Monday, February 21, 2011

Son of Derivative

"Been a long lonely, lonely, lonely, lonely, lonely time"
-Led Zeppelin

One of my all all-time favorite giallo films is The Bloodstained Shadow. But it's not everybody's favorite. The big knock on the film is that it is derivative of Argento, Martino and Fulci gialli. It certainly has some of Argento's artistic references, Martino's straightforward storytelling and Fulci's over the top kills, but in the end, the nice hybrid mixing of these elements is what makes it a superior film. As any Tarantino fan can attest, if a director boosts from the best, he can wind up with a pretty good, if not too original, film. But if it is a well-made movie, and delivers its message in an entertaining way, than I think it can be considered a success regardless of how derivative it ultimately is. After all, artists have been inspired by (or stolen from) one another since the dawn of time.

Synopsis - A lonely, unstable, social misfit in the big city attempts to find meaning to his life by helping a victimized under-aged girl. 

No, it's not this guy:

It's this guy:

In the DVD commentary to God's Lonely Man, writer/director Frank von Zerneck Jr. cites as his cinematic influences, Hardcore, Cruising, The Exorcist, Thief and Christiane F - We Children from Bahnhof Zoo. However, he doesn't mention the elephant in the living room, Taxi Driver, until the closing credits, and then only to express a wish he had cast someone from it. God's Lonely Man is not only similar in plot to Taxi Driver, but Michael Wyle, who plays the lead character Ernest Rakman, absolutely channels De Niro's Travis Bickle character throughout the film with nervous ticks, sideways glances and the distinct impression of someone uncomfortable in his own skin. The similarity between the films and protagonists may be off-putting at first, but as the story unfolds their alikeness becomes easier to accept. One reason is von Zerneck's film is intentionally less stylized than Scorcese's with much more of a low key, low lit, suburban look and feel that makes it distinctive. Being shot in a Los Angeles neighborhood, often near dusk or dawn, helps by giving the film an oddly sterile, gray grittiness.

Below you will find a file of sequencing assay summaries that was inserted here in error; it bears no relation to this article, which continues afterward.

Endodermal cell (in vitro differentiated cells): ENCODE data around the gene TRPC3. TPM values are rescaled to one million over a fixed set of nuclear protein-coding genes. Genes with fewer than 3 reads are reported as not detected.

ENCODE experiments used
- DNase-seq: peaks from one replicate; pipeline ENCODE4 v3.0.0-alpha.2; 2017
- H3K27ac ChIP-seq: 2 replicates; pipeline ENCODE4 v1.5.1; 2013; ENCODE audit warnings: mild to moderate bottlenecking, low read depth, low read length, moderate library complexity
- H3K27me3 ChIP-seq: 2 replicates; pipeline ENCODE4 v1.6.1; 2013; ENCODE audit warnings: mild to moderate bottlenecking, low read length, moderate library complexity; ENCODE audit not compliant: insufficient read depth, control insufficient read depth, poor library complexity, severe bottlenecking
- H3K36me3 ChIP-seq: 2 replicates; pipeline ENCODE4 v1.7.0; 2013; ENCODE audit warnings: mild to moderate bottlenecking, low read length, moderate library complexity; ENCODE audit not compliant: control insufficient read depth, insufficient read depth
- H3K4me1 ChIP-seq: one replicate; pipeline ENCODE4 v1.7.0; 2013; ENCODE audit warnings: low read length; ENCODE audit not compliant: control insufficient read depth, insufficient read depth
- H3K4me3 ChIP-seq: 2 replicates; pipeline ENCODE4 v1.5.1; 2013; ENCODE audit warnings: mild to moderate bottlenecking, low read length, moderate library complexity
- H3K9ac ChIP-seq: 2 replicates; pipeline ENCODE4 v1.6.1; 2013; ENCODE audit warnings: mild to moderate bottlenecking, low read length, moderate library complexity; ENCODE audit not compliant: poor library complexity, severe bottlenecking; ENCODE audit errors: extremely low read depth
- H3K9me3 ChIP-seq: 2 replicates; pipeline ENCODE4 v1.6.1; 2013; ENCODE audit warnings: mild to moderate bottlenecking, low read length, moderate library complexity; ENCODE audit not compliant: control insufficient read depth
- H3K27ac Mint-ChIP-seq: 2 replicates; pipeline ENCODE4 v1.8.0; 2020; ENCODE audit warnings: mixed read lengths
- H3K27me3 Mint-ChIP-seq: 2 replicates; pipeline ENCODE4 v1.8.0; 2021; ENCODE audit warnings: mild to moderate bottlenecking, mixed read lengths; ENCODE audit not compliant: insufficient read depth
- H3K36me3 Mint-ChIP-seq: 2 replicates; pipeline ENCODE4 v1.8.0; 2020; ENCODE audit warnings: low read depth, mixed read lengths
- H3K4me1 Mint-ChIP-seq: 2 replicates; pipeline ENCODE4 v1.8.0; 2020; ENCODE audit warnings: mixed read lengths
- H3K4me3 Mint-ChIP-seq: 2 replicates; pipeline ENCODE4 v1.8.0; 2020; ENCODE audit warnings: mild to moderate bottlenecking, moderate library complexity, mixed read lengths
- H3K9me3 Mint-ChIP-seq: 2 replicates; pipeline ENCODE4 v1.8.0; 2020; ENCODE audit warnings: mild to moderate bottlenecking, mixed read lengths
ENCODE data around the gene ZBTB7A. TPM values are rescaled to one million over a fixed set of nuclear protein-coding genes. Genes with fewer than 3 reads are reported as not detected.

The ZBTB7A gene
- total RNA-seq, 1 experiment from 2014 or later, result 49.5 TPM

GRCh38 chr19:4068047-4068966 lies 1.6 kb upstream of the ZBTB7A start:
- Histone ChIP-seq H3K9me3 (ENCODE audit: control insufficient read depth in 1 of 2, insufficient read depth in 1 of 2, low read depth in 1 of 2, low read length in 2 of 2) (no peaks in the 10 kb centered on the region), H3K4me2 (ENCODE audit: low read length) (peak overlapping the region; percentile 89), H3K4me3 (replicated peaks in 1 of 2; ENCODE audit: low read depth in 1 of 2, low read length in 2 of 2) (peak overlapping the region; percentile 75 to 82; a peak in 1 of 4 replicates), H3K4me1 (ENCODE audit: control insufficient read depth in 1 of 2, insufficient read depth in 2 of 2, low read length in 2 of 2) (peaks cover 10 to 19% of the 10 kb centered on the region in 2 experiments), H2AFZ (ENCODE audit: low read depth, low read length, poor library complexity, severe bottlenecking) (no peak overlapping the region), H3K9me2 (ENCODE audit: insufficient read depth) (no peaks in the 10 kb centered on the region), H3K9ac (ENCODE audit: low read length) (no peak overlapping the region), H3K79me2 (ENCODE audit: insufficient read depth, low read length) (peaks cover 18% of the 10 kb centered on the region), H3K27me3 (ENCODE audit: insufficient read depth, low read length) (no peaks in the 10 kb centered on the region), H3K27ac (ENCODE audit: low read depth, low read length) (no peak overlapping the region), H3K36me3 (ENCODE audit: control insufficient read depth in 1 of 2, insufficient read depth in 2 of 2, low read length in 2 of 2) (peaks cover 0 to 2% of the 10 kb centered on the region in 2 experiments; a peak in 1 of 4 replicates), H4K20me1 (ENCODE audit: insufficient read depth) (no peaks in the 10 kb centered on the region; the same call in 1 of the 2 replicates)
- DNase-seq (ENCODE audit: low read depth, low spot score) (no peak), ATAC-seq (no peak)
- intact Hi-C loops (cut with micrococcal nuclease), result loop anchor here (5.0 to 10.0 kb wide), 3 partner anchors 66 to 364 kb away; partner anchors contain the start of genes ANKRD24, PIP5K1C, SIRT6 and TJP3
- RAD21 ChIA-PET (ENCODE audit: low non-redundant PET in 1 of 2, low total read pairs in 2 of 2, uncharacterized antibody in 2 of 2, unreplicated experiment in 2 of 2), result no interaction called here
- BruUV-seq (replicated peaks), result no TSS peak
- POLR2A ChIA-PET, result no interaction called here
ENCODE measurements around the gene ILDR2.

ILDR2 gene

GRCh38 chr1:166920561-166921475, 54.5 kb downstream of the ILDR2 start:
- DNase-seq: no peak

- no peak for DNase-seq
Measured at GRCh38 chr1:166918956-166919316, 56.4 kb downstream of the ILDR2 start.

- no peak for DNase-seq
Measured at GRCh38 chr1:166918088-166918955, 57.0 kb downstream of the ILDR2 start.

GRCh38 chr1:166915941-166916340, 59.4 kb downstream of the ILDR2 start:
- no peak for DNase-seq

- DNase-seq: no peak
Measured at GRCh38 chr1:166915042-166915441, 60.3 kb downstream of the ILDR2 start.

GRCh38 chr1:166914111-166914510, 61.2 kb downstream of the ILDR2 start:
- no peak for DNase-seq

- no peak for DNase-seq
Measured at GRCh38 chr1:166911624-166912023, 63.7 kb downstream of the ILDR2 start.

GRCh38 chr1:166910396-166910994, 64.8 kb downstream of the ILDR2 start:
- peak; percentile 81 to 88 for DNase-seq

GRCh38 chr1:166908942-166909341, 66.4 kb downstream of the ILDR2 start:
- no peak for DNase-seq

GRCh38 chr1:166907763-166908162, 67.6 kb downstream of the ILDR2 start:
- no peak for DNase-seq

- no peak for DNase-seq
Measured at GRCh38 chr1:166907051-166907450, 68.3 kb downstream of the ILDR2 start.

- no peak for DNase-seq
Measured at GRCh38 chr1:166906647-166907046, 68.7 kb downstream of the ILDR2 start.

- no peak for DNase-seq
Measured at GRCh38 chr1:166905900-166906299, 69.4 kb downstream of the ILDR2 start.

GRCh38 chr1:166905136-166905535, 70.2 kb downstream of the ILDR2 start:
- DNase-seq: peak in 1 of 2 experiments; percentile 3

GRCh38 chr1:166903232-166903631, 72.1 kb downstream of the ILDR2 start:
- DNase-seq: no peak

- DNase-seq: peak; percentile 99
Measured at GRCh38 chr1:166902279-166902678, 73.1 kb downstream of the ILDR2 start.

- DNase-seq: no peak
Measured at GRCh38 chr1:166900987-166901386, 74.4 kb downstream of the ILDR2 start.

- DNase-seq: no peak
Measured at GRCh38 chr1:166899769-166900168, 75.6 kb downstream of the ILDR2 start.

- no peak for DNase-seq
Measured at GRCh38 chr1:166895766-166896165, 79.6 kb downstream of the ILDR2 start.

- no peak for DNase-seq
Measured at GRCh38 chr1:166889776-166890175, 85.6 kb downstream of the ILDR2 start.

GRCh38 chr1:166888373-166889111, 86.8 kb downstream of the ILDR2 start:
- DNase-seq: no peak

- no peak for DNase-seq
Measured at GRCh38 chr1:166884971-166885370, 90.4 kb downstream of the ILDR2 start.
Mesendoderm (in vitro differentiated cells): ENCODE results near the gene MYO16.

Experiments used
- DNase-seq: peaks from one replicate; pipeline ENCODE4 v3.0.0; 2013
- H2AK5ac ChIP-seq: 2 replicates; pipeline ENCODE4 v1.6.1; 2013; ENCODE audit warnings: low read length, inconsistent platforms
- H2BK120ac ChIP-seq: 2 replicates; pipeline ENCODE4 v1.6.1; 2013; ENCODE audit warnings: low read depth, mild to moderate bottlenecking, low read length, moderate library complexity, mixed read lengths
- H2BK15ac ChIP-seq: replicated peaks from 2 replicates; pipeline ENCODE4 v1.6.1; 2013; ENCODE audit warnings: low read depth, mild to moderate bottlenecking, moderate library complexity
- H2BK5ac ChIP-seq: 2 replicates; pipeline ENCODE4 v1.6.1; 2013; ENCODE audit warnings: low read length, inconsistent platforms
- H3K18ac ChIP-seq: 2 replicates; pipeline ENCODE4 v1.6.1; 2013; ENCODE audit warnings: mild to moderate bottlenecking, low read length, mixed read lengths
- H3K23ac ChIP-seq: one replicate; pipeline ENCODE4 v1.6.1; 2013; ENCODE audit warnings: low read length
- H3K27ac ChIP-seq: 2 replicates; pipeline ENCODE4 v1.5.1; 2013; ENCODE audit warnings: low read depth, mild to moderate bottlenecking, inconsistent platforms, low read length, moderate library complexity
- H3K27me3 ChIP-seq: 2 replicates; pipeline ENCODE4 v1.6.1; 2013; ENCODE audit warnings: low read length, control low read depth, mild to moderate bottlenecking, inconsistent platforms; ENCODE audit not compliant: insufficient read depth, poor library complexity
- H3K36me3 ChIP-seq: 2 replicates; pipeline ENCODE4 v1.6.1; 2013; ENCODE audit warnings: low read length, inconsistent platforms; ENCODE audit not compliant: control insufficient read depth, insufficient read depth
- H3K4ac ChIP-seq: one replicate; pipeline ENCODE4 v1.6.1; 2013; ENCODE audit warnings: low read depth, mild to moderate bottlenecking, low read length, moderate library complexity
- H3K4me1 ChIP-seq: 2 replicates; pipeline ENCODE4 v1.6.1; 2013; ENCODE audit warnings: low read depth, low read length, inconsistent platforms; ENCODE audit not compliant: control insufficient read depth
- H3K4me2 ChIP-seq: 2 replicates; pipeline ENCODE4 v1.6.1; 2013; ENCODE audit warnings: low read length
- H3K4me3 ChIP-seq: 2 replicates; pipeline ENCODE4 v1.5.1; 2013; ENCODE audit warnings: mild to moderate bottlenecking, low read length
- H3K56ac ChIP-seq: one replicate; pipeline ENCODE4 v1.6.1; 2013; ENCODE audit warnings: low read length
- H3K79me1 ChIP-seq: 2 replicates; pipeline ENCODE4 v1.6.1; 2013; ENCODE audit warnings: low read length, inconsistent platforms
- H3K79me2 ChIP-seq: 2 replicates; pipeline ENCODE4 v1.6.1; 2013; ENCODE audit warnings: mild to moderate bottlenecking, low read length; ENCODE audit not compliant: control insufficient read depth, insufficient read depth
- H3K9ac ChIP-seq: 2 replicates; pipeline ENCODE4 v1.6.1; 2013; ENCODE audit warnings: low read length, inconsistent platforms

The film really finds its own voice when Ernest meets his version of Iris - Christiane, who is performed with incredible skill by Heather McComb. Rather than playing a waif-ish, wise-beyond-her-years victim, McComb plays Christiane as a giggly, sweet, typical teenage girl who is a little too matter-of-fact about her horrific life. The chemistry between the friendly, outgoing Christiane, and the uptight, near psychotic, Ernest is great and their relationship is quite believable and drives the movie for the last hour in a very interesting direction.

The acting overall is top-notch, especially by the two leads Wyle and McComb who do the bulk of the heavy lifting, and also by several actors who make brief but memorable appearances including Justine Bateman, Wallace Langham, Ginger Lynn Allen, Roxana Zal, Kieran Mulroney, Tom Towles and Paul Dooley. All the actors were quite believable but the latter three were incredibly chilling.

Despite being low-budget, the film was shot quite competently with no glaring errors and a natural lighting scheme that rarely looked artificially bright or too dark to see. The score by James Fearnley is somber, dark and unobtrusive. The main character's voice-over also adds to the atmosphere, but is used with restraint only three or four times throughout the movie.

Like most nihilistic films, God's Lonely Man is not easy to watch. On first seeing the film back in the late 90's I was reminded of Taxi Driver and Hardcore. Those are pretty good films to be reminded of, but aren't easy to watch either. The first time I saw I Stand Alone in 2002, I was reminded of this film. And I wondered if Noe was a von Zerneck fan. 

Score 8/10

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